Great horns she had, and behind her short stalk-like neck was her huge swollen body, a vast bloated bag, swaying and sagging between her legs; its great bulk was black, blotched with livid marks, but the belly underneath was pale and luminous and gave forth a stench. Her legs were bent, with great knobbed joints high above her back, and hairs that stuck out like steel spines, and at each leg’s end there was a claw.
The Lord of the Rings
It is said that humans instinctively find certain features attractive – large eyes, for example – and this is why babies (both human and animal) appeal to us.
In the same vein, a dislike of sudden scuttling movement, multiple appendages and the like is also thought to be inherent. Humans have an a priori fear of spiders.
Now, I am NOT particularly scared of spiders. Growing up in suburban and semi-rural South Australia brought me into frequent contact with black house spiders, white-tailed spiders and redbacks. I once brought a red-headed mouse spider home for identification; and for many years, one of my designated household jobs was the removal of huntsman spiders – some with a leg span of around 20cm – from the kitchen and neighbour’s house. Even today, I am quite happy to let one of the small wolf spiders that enter my house crawl onto my hand so I can take it back outside.
But there is one spider that does manage to give me the willies. Jorogumo.
A member of the golden orb-web family, Nephila clavata is beautifully coloured. The females are large for web spinners – body lengths of 25mm are not uncommon. They also have very long legs and spin large webs, up to a metre across. The whole trampoline effect intensifies their already rapid-but-jerky movement. As I said, humans are predispositioned to dislike this.
I also mentioned their bright colouring – yellow and black striped legs with a blue-ish tinge near the body and a yellow and black abdomen, often with a red band. In nature, bright colours, particularly red, are usually a warning sign – “Mess with me and you’ll regret it”.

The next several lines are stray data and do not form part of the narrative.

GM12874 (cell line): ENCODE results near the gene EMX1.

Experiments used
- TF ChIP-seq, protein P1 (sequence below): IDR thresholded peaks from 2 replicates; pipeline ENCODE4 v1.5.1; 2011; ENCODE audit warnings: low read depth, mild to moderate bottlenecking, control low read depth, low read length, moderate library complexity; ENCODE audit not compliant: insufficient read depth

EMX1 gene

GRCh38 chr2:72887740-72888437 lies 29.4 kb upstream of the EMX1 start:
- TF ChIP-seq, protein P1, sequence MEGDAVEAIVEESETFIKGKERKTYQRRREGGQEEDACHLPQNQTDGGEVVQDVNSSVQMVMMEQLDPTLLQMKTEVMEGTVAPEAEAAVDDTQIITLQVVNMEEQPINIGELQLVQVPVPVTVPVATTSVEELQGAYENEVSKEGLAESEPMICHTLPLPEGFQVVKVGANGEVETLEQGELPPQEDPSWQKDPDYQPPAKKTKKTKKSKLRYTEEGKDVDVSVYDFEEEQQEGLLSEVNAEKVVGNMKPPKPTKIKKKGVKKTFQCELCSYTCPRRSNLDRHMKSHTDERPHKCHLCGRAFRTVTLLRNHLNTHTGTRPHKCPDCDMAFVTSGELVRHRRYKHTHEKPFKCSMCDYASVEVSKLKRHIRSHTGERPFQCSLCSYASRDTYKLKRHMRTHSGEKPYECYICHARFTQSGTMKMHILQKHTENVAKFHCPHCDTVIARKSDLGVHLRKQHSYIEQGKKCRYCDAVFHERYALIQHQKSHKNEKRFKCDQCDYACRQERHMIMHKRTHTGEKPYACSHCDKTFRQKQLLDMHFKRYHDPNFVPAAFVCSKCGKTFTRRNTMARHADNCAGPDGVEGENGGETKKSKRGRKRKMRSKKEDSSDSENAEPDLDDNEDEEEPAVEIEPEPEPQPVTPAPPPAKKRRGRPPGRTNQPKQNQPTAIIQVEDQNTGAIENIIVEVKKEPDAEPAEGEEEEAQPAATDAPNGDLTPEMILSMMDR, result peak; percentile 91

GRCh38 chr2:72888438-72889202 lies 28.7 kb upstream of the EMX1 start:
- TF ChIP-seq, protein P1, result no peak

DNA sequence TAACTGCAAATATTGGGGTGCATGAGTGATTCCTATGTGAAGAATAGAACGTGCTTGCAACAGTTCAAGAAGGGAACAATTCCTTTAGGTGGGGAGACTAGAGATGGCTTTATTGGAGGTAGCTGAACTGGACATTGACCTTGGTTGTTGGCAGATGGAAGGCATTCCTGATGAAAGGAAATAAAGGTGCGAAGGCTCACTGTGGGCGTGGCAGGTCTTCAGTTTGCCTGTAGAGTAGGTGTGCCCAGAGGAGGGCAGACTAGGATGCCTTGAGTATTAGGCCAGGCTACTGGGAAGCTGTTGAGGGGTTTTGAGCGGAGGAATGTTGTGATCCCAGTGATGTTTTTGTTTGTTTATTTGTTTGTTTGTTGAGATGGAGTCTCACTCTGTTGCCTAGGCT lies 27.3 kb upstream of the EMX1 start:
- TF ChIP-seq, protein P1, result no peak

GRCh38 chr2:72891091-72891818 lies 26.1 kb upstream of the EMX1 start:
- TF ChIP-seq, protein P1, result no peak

However, these are not aggressive spiders, and their venom is not known to be dangerous to humans.
I should point out here that practically every spider is venomous. There are just a number of factors determining whether or not the bite is dangerous – the ability of the fangs to penetrate human skin, the type of venom, the volume injected, individual allergic reactions, and the presence of bacteria on the spider’s fangs.
The jorogumo (女郎蜘蛛) is sometimes confused with spiders of the genus Argiope (the genus that includes the St. Andrew’s cross spider), particularly Argiope amoena, known locally as koganegumo (黄金蜘蛛). I hope to write about these spiders in a later post.
There are two popular theories as to the origins of the jorogumo’s name. The more common one is 女郎, basically a prostitute; the other is 上臈, a high-ranked court lady. The former name is also sometimes shared with a mythical creature in folklore (also written 絡新婦 – “ensnaring bride”) that possesses some arachnidian traits.
Old stories tell of men meeting a beautiful woman and falling for her charms (sometimes marrying them, sometimes being led to their house) When the man falls asleep, the woman transforms into a giant spider, binds him in her web, and devours him. Eventually a young samurai sees through the deception and kills the spider.
A variation has the woman carrying a child (possibly representing the spider’s egg-sac). The woman asks the samurai to hold the child. The samurai sees through the disguise and makes to slash at the woman and child. The child screams, and the samurai escapes. He returns the next morning to find a giant spider crushed under a huge rock, and countless human skulls under the house. Had he carried the child, he would have been pinned down when it transformed into the rock and been easy prey for the jorogumo.
Typical of many spiders, mating is a dangerous affair for the male – he often ends up getting eaten as part of the bargain. His chances of survival are best if the female has just eaten or has just molted.
As I write this, the spiders are approaching the final stage of their life cycle. Eggs are laid in late autumn and early winter and hatch in the spring.
A big thank-you to workmate Mat, who took time out to help me find and photograph specimens for this post.